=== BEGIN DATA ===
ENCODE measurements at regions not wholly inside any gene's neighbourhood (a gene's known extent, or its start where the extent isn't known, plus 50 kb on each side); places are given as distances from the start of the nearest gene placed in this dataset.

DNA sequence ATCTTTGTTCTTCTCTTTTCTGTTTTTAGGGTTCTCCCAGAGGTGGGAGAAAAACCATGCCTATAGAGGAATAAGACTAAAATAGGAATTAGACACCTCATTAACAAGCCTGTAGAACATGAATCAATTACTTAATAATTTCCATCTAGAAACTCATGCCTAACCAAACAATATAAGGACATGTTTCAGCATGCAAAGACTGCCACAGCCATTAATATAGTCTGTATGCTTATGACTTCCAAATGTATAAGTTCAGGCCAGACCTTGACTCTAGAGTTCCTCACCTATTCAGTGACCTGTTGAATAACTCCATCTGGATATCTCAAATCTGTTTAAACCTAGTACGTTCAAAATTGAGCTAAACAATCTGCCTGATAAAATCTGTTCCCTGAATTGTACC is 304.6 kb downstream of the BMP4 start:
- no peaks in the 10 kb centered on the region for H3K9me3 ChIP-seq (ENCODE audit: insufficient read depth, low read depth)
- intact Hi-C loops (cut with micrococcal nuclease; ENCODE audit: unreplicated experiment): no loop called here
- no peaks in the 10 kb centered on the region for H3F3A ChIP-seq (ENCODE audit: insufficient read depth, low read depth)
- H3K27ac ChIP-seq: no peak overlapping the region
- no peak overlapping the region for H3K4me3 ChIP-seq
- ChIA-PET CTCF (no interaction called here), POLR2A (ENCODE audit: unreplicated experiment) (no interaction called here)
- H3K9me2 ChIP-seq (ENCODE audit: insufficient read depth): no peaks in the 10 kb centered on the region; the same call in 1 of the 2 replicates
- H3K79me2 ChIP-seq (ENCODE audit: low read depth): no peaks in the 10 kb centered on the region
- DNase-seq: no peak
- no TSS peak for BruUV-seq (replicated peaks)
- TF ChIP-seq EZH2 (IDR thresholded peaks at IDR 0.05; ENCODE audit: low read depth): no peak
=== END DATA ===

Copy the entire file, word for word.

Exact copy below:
ENCODE measurements at regions not wholly inside any gene's neighbourhood (a gene's known extent, or its start where the extent isn't known, plus 50 kb on each side); places are given as distances from the start of the nearest gene placed in this dataset.

DNA sequence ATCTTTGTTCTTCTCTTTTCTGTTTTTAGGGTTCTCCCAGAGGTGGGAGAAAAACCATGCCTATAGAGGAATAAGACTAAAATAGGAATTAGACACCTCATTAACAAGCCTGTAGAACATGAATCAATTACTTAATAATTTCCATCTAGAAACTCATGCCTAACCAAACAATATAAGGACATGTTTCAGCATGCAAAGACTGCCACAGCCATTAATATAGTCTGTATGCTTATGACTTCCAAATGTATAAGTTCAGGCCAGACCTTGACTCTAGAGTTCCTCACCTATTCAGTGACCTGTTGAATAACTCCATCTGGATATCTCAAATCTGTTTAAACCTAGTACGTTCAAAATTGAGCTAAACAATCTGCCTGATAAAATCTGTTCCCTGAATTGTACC is 304.6 kb downstream of the BMP4 start:
- no peaks in the 10 kb centered on the region for H3K9me3 ChIP-seq (ENCODE audit: insufficient read depth, low read depth)
- intact Hi-C loops (cut with micrococcal nuclease; ENCODE audit: unreplicated experiment): no loop called here
- no peaks in the 10 kb centered on the region for H3F3A ChIP-seq (ENCODE audit: insufficient read depth, low read depth)
- H3K27ac ChIP-seq: no peak overlapping the region
- no peak overlapping the region for H3K4me3 ChIP-seq
- ChIA-PET CTCF (no interaction called here), POLR2A (ENCODE audit: unreplicated experiment) (no interaction called here)
- H3K9me2 ChIP-seq (ENCODE audit: insufficient read depth): no peaks in the 10 kb centered on the region; the same call in 1 of the 2 replicates
- H3K79me2 ChIP-seq (ENCODE audit: low read depth): no peaks in the 10 kb centered on the region
- DNase-seq: no peak
- no TSS peak for BruUV-seq (replicated peaks)
- TF ChIP-seq EZH2 (IDR thresholded peaks at IDR 0.05; ENCODE audit: low read depth): no peak